If the argument object to return_next() has extra properties that are not defined by the argument, return_next() raises an error.

Trigger Function Calls

PLV8 supports trigger function calls:

CREATE FUNCTION test_trigger() RETURNS TRIGGER AS
$
    plv8.elog(NOTICE, "NEW = ", JSON.stringify(NEW));
    plv8.elog(NOTICE, "OLD = ", JSON.stringify(OLD));
    plv8.elog(NOTICE, "TG_OP = ", TG_OP);
    plv8.elog(NOTICE, "TG_ARGV = ", TG_ARGV);
    if (TG_OP == "UPDATE") {
        NEW.i = 102;
        return NEW;
    }
$
LANGUAGE "plv8";

CREATE TRIGGER test_trigger
    BEFORE INSERT OR UPDATE OR DELETE
    ON test_tbl FOR EACH ROW
    EXECUTE PROCEDURE test_trigger('foo', 'bar');

If the trigger type is an INSERT or UPDATE, you can assign properties of NEW variable to change the actual tuple stored by this operation. A PLV8 trigger function will have the following special arguments that contain the trigger state:

For more information see the trigger section in PostgreSQL manual.

Inline Statement Calls

PLV8 supports the DO block when using PostgreSQL 9.0 and above:

DO $ plv8.elog(NOTICE, 'this', 'is', 'inline', 'code'); $ LANGUAGE plv8;

Auto Mapping Between Javascript and PostgreSQL Built-in Types

For the result and arguments, PostgreSQL types and Javascript types are mapped automatically, if the desired PostgreSQL type is one of:

and the Javascript value looks compatible, then the conversion succeeds. Otherwise, PLV8 tries to convert them via the cstring representation. An array type is supported only if the dimension is one. A Javascript object will be mapped to a tuple when applicable. In addition to these types, PLV8 supports polymorphic types such like ANYELEMENT and ANYARRAY. Conversion of BYTEA is a little different story. See the TypedArray section.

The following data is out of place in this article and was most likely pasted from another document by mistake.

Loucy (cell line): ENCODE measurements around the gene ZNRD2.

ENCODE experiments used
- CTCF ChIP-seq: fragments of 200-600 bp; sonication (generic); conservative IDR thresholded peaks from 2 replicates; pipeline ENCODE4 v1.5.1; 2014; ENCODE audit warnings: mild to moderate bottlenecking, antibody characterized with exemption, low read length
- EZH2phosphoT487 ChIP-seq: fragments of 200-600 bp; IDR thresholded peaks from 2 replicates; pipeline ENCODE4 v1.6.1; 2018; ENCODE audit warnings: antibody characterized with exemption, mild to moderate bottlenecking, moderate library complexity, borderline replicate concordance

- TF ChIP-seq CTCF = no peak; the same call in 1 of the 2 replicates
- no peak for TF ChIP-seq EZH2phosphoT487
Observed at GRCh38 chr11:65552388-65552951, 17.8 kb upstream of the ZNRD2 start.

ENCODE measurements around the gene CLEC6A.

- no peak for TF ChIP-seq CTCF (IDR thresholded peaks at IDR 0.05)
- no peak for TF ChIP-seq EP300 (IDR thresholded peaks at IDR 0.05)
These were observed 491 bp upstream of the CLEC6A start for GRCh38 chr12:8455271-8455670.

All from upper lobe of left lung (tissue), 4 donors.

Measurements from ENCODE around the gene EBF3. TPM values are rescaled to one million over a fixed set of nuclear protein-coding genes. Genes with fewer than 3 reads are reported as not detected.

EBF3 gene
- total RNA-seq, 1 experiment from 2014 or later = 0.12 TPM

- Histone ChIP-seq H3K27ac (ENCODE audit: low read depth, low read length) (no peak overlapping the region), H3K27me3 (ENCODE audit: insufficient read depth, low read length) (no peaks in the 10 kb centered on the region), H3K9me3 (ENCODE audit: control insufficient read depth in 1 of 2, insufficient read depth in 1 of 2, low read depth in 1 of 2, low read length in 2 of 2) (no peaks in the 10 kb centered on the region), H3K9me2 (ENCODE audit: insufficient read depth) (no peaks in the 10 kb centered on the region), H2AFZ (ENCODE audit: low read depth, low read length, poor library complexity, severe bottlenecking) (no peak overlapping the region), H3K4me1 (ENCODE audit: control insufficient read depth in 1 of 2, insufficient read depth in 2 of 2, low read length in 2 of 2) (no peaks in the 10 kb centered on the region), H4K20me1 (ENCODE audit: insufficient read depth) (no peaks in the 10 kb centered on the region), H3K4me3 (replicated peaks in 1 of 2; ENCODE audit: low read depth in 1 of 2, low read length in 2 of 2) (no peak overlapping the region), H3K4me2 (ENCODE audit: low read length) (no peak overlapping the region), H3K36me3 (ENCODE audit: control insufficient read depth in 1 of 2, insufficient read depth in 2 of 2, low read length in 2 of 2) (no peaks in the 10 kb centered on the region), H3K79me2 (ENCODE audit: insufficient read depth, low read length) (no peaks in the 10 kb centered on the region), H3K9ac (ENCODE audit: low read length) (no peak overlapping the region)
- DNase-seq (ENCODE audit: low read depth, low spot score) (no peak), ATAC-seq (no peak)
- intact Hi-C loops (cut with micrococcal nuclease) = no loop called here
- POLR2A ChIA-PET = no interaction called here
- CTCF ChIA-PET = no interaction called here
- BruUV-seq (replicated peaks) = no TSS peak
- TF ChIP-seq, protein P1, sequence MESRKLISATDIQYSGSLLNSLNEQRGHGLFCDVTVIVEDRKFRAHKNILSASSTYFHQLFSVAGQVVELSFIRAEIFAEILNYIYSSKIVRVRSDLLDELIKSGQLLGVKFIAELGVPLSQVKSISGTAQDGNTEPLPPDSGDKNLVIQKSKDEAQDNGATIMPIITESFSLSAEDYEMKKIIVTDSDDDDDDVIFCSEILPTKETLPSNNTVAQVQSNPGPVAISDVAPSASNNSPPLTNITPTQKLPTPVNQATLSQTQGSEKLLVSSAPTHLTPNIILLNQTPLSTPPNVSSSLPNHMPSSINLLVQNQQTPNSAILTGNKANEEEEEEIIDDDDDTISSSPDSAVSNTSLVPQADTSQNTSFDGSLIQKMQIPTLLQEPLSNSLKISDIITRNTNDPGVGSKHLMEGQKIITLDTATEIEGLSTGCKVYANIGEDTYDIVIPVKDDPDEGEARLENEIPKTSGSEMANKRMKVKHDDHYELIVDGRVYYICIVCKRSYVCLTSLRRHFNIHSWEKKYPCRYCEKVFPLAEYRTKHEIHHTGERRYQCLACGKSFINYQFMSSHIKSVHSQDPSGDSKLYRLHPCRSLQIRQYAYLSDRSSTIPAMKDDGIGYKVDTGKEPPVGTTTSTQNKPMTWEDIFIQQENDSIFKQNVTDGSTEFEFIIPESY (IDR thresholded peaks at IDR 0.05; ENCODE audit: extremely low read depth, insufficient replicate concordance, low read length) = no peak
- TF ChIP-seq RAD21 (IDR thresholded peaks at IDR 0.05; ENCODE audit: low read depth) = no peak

Typed Array

The typed array is something v8 provides to allow fast access to native memory, mainly for the purpose of their canvas support in browsers. PLV8 uses this to map BYTEA and various array types to a Javascript array. In the case of BYTEA, you can access each byte as an array of unsigned bytes. For int2/int4/float4/float8 array types, PLV8 provides direct access to each element by using PLV8 domain types.

These are only annotations that tell PLV8 to use the fast access method instead of the regular one. For these typed arrays, only 1-dimensional arrays without any NULL elements. There is currently no way to create such typed array inside PLV8 functions, only arguments can be typed array. You can modify the element and return the value. An example for these types are as follows:

CREATE FUNCTION int4sum(ary plv8_int4array) RETURNS int8 AS $
  var sum = 0;
  for (var i = 0; i < ary.length; i++) {
    sum += ary[i];
  }
  return sum;
$ LANGUAGE plv8 IMMUTABLE STRICT;

SELECT int4sum(ARRAY[1, 2, 3, 4, 5]);

 int4sum
---------
      15
(1 row)

PLV8 Built-ins

PLV8 includes a number of built-in functions bound to the plv8 object for you to use.

Utility Functions

plv8.elog

plv8.elog emits a message to the client or the PostgreSQL log file. The emit level is one of:

var msg = 'world';

plv8.elog(DEBUG1, 'Hello', `${msg}!`);

See the PostgreSQL manual for information on each error level.

plv8.quote_literal, plv8.nullable, plv8.quote_indent

Each function for the quote family is identical to the built-in SQL function with the same name.

plv8.find_function